According to the internet (and really, if we can’t trust the interwebs, who can we trust!?), Chinese philospher Lao-tzu wrote, “A journey of a thousand leagues begins beneath one’s feet.” The common paraphrase for that, of course, is, “A journey of a thousand miles starts with one step.”
A journey of my own, one I’d been simultaneously preparing for and putting off my entire life, started more than three years ago with the single, not-terribly-kind sentence, “I have come to the conclusion that I am not a very good writer.”
With that sentence, I set about proving to myself that either I could be a writer or, well, just couldn’t. One way or another, though, I was bound and determined to find out.
In the course of the year that followed, I did, much to my delight, in fact, demonstrate to myself that I could write regularly if I put my mind to it. Even more importantly, what I wrote entertained my wife—sometimes to the point of laughing through tears—and that meant everything to me. Better still, not only did I write blog posts for Puddintopia that served as much-needed exercise for my atrophied writing muscles, but I also ended up with a complete novel, too. Oh, sure, I always hoped I’d end up with a novel, at some point, but I had no idea if it might take me half a decade to get there.
Turns out it didn’t.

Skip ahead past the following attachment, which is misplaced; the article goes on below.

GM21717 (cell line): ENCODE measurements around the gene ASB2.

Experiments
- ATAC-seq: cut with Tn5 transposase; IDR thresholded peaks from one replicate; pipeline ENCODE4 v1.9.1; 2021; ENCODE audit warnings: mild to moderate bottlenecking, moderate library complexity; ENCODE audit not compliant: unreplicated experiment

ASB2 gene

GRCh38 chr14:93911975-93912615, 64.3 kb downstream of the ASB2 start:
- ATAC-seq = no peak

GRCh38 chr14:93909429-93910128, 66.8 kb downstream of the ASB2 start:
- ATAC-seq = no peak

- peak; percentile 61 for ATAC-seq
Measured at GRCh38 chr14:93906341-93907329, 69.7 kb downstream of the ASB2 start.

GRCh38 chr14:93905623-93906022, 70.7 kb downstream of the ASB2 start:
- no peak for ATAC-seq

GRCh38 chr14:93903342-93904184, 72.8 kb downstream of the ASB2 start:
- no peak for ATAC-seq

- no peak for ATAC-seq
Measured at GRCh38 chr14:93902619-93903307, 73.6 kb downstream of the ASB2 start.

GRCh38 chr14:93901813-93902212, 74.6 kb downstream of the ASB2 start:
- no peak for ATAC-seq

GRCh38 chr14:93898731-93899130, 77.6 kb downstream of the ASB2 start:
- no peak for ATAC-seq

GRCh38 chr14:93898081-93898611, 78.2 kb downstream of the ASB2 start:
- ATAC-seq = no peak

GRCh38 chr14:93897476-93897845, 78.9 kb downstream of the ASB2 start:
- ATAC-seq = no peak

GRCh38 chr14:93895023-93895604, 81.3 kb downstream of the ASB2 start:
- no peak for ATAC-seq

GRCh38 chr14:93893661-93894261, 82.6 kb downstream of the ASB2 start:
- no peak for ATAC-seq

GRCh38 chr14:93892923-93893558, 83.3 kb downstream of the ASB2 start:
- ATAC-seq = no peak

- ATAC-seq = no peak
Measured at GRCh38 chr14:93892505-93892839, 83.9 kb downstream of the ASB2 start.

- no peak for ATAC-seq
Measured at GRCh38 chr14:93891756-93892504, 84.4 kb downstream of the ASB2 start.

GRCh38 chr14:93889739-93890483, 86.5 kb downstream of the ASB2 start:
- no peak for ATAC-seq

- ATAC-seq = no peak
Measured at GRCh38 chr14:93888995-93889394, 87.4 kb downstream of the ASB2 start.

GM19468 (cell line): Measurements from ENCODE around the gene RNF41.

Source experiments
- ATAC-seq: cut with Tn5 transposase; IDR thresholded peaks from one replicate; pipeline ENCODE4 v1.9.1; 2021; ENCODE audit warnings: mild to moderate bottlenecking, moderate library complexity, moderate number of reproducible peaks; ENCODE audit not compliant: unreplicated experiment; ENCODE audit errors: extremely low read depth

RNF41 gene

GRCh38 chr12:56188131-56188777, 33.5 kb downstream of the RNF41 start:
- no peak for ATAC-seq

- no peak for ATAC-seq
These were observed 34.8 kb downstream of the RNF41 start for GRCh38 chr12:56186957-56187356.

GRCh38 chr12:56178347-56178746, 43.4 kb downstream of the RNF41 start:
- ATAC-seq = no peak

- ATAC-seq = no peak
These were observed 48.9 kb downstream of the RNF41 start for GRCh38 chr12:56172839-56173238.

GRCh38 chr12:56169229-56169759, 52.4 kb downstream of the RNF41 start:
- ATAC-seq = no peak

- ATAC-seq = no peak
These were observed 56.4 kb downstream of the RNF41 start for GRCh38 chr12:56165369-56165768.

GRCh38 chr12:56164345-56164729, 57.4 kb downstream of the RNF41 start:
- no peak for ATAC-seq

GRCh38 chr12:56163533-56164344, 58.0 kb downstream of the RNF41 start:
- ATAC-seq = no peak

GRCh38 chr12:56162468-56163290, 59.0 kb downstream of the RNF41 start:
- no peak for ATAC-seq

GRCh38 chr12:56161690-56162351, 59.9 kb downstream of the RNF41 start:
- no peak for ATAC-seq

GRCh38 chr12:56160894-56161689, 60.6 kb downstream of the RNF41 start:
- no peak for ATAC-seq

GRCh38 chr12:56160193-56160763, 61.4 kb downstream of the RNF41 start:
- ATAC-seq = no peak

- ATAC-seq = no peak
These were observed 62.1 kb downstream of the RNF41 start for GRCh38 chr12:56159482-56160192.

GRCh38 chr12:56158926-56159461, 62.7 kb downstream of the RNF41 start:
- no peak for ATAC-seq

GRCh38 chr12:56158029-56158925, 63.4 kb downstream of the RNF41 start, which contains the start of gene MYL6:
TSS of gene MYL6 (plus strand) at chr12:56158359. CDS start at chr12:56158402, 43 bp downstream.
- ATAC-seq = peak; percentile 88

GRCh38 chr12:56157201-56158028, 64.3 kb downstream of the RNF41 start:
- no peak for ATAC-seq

And then, because writing Famine was more fun—and more rewarding—than I’d possibly imagined, last November, I wrote a second novel while taking a shot at NaNoWriMo. Longshots was intended for my kids (who, through a cruel twist of fate, won’t get a chance to read it until this summer because of school work, but that’s how it goes sometimes), and it was just as much fun to write, if not more.
Then came the holidays. And after them, revisions, because when you sling 50+ thousand words into a word processor in 30 days—four of which are a major holiday—the result isn’t quite as, um, poshly upper class as you’d hope.
In other words, I’m pretty sure I’ve seen chimpanzees fling, um, stuff, that was more immediately appealing than the zero draft (aka, word vomit) of Longshots.
Fast forward then, to the middle of March, when I still toiled in the dark, stinking trenches of Revision Land. That’s when I learned that Blogger and Author Extraordinaire, Brenda Drake, was hosting a pitch contest on her blog, Pitch Madness.